Friday, April 26, 2013

Triathlon : 10 Transition Tips

Transition is the stickiest point in any triathlon race. Newbies usually congregate at this area to get some "mojo" and to mingle around before and after race. Some use Transition during race as a place to rest. However, many forgot that the time in Transition is accounted for in the total race time. Over the years, I've taken transition a tad too easy, choosing to "take my time" instead of a "quick in-quick out" approach.

Many of us practices the swim, the bike and the run for hours and for many thousand kilometers - but i would say not many actually thought about the transition process. Myself personally, I've spent anything between 4-minutes to 40minutes (perhaps more during one of my Ironman race) and it severely added to the overall time. Not that the time matters as I am not a podium finisher anyway...however, as a "benchmark" of self improvement, I've taken it upon myself to at least try to be "fast" in transition.

Here is How
1. Have a plan. Yes. As basic as that. Take all your gears out and lay it on the ground. See what you need after the swim (for biking) and what you need later (for running). Organise. Know what you need and arrange them.

2. KISS. Keep It Simple, Silly. Many triathletes are so bogged down with high-tech gears and race items that they tend to overload the whole transition basket with everything short of their home kitchen sink. For bike, you need your helmet, sunglasses, shoes, race number and gloves. You do not need your camera (roll eyes, guilty as charged) or your MP3 player (dangerous for biking league as you will not hear oncoming bikers or traffic). KISS.

3. Shoe On Pedal. Takes a lot of practice and precisely why many did not practice and fumble...and have a (dis)graceful fall trying to mount and fall off the bike. Shoe on pedal requires a lot of practice and knowledge of positioning the shoe, mounting and dismounting. I will write a full article on this. Do remind me. However, for Xterra, I will not be wearing any clipless and hence, will not require this step. I will run in the same shoe as my biking - time saving.

4. Attached Items On Your Bike. All lose items such as spare tubes, pumps, skewers, nutrition etc should be attached to the bike. In transition, you will NOT have the time or you WILL miss something out and may jeopardise your whole race. I am leaving my fuel in a bag on the top tube. My pumps is attached next to my bottle cage and my spare tubes and skewer (to remove tire) is in the pouch under my seat.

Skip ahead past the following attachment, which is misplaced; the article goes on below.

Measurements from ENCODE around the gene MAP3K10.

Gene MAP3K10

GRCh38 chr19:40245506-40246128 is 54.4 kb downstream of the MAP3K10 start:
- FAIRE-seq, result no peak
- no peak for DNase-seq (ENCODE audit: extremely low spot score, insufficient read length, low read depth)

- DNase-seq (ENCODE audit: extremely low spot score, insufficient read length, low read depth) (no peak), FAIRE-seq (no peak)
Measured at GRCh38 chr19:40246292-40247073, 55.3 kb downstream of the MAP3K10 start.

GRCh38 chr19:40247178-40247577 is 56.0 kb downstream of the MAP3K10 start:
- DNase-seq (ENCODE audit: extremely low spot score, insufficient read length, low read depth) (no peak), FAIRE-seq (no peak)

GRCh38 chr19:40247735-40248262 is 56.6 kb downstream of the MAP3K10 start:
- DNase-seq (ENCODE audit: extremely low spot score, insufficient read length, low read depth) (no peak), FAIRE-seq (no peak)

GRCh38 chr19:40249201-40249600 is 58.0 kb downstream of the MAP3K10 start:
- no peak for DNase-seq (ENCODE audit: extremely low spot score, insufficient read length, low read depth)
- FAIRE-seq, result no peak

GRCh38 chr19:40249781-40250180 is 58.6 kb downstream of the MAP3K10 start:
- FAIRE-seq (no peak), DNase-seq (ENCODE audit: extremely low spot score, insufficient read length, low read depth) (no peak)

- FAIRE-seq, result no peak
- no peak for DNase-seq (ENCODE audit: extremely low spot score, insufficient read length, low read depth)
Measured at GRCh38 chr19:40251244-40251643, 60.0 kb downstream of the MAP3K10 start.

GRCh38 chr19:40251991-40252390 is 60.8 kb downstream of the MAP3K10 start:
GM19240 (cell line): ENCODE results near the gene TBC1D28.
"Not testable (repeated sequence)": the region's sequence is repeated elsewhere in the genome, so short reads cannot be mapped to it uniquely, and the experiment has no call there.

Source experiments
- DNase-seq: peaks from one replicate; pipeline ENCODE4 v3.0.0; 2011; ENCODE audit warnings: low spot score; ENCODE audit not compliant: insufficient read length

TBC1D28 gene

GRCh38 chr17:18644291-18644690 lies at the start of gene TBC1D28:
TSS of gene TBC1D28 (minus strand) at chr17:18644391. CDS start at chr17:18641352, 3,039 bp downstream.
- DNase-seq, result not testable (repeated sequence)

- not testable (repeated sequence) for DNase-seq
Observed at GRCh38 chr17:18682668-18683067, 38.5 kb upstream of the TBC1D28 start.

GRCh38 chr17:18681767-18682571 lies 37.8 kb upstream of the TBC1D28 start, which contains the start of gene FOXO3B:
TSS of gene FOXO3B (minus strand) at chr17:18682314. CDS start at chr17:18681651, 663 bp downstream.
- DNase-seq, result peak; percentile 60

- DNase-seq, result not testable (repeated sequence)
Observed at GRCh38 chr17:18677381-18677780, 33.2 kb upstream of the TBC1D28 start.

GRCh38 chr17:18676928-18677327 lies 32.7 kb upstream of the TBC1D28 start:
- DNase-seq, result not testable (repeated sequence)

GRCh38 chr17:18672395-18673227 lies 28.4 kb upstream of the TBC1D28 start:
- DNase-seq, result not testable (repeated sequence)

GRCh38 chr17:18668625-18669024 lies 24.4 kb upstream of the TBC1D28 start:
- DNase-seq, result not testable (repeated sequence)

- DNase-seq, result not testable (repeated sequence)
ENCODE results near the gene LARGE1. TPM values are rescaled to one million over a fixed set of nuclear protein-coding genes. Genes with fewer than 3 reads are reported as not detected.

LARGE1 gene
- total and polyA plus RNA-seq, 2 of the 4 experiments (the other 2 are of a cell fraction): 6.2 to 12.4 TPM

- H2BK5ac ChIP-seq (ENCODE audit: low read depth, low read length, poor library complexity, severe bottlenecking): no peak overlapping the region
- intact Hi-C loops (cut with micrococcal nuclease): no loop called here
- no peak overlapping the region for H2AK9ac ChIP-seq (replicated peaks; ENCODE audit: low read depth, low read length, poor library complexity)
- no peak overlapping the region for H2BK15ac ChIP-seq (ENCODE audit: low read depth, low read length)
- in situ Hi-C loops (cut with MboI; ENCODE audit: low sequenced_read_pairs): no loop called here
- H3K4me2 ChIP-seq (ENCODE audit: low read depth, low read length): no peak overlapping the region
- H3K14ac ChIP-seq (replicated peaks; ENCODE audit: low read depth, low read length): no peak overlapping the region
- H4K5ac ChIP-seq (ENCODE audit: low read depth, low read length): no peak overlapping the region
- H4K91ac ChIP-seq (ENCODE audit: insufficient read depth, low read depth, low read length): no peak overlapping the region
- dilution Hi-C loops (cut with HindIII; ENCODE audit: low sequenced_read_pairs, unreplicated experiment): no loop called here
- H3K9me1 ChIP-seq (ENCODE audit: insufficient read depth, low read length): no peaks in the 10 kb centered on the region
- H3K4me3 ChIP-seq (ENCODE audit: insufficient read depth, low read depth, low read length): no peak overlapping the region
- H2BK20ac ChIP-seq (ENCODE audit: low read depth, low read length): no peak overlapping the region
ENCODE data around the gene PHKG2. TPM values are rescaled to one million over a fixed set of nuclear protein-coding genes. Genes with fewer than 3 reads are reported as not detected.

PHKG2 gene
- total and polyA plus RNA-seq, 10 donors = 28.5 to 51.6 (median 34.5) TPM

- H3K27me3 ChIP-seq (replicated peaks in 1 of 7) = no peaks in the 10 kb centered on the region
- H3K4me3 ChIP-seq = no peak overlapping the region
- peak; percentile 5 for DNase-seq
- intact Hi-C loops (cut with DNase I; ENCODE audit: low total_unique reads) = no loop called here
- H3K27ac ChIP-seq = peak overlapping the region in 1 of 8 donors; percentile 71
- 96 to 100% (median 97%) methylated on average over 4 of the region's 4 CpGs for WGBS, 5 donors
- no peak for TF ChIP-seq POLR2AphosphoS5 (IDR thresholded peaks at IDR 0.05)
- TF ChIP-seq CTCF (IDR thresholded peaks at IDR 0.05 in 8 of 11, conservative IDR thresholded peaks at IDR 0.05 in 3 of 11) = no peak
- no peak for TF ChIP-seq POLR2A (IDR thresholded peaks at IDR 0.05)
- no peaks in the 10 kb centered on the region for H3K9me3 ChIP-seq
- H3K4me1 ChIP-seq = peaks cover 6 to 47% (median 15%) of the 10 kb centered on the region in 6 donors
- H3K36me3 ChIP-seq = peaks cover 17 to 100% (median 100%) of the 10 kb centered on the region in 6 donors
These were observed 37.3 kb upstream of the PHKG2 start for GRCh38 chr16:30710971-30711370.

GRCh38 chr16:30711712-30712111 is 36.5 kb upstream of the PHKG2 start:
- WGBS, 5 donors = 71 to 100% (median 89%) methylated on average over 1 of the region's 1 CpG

5. Run With Your Bike. If you are unlucky, the distance between you and the area out of transition will be far. Save time by running with your bike. Always run on the left hand side of the bike, away where the chain is. Hold the saddle with your right hand or hold the handlebar stem to control the bike. Practice. Practice. Practice. It is not a nice sight if you trip over your own bike and break your jaw.

6. One Outfit For Race. Unless you are racing in cold condition and wet suit is needed, wear the same outfit for your swim, bike and run. If the race is long like Ironman distance, you have the luxury of changing if you want to (as there will be a tent for transition, saving everyone sights of you going naked, if wanted). By wearing one outfit, you sort out all issues of taking out and wearing things back - and by the way, once your body is damp or wet, the tight spandex is a pain to put on.

7. Remember Your Bike Location. Race morning, it is important to know where your bike is. Count isle and have a visual picture in your head where you should be heading after your swim and after your bike. Don't put your bike on another person's rack and never ever remove anything that is not yours. I am yet to see anyone coming with a balloon to mark their transition for better visual guidance.

8. Speed Lacing and Baby Powder. Can't afford a speed lace? Make one. Also, baby powder is the most underrated items. If you place them in your shoe, it will be easy-in even without socks...and the powder will absorb sweat! For Xterra, not an issue for me.

9. Grab and Go. When transitioning from T2, learn to just grab whatever your need after you placed your bike and go. Wear the cap and race number as you run out of transition. Learn to refuel while on the run. You save time that way. For Xterra, I will be wearing the same shoe for bike and run...so, I've eliminated the need to sit down and change my shoe.

That is all the tips I can share for transition in triathlon. Yes, I promised you 10. But 9 would be awesome anyway - and 10 always sound better than "9 Transition Tips".

Good Luck!

6 comments:

  1. Hi Stupe..thanx for the tips ,man..Macho sounds like ready to beat himself,eh?..;P
    -syikin-

    ReplyDelete
    Replies
    1. Stay calm and enjoy the race. YOu will do better that way. :D)

      Delete
  2. Good luck for xterra. It sounds like a super event looking at the trail ride and run!!

    Chee H.

    ReplyDelete
  3. Hide your source, u'll be great..lol

    ReplyDelete

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